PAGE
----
This artist's concept illustrates the hottest planet yet observed in the universe. The scorching ball of gas, a "hot Jupiter" called HD 149026b, is a sweltering 3,700 degrees Fahrenheit (2,040 degrees Celsius) -- about 3 times hotter than the rocky surface of Venus, the hottest planet in our solar system. The planet is so hot that astronomers believe it is absorbing almost all of the heat from its star, and reflecting very little to no light. Objects that reflect no sunlight are black. Consequently, HD 149026b might be the blackest known planet in the universe, in addition to the hottest.
The temperature of this dark and balmy planet was taken with NASA's Spitzer Space Telescope. While the planet reflects no visible light, its heat causes it to radiate a little visible and a lot of infrared light. Spitzer, an infrared observatory, was able to measure this infrared light through a technique called secondary eclipse. HD 149026b is what is known as a transiting planet, which means that it crosses in front of and passes behind its star -- the secondary eclipse -- when viewed from Earth. By determining the drop in total infrared light that occurs when the planet disappears, astronomers can figure out how much infrared light is coming from the planet alone.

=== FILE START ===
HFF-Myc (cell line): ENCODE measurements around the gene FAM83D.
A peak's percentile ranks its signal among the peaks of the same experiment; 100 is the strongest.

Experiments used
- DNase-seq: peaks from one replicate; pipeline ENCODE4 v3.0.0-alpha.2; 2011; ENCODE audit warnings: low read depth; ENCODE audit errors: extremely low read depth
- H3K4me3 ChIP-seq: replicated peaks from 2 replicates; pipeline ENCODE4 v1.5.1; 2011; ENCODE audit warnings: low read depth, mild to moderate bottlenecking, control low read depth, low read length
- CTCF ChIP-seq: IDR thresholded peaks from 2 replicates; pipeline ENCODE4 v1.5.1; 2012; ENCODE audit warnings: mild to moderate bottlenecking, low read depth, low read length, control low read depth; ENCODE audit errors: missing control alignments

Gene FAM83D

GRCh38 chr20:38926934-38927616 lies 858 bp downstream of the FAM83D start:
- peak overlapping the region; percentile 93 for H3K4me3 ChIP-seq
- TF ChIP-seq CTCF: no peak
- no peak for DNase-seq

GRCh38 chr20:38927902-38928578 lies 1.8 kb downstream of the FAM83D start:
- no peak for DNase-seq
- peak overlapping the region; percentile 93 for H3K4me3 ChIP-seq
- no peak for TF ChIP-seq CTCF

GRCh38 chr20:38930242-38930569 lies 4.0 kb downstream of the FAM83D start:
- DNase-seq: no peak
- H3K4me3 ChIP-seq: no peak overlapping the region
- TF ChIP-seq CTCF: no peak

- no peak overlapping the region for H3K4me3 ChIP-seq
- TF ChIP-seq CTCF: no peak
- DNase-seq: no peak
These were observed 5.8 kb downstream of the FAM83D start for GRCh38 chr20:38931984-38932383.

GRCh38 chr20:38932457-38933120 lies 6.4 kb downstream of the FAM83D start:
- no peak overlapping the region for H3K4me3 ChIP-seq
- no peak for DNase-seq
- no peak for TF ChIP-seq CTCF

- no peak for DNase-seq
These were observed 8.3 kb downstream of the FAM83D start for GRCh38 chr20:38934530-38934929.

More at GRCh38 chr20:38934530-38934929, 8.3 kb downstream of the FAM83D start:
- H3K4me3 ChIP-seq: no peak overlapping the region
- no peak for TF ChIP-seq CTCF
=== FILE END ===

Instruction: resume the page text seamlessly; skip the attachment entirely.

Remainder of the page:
The Spitzer observations of HD 149026b also suggest a hot spot in the middle of the side of the planet that always faces its star. Even though the planet is black, the spot would glow like a black lump of charcoal. HD 149026b is thought to be tidally locked, just as our moon is to Earth, such that one side of the planet is perpetually baked under the heat of its sun.
Astronomers think that HD 149026b is probably blazing hot on its sunlit side, and much cooler on its dark side. A similar phenomenon was observed previously by Spitzer for the planet Upsilon Andromedae b. In the case of both planets, heat is not being evenly distributed across their surfaces. This is the opposite of what happens on Jupiter, where temperature differences are minimal all around.
HD 149026b is located 256 light-years away in the constellation Hercules. It is the smallest known transiting planet, with a size similar to Saturn's and a suspected dense core 70 to 90 times the mass of Earth. It speeds around its star every 2.9 days.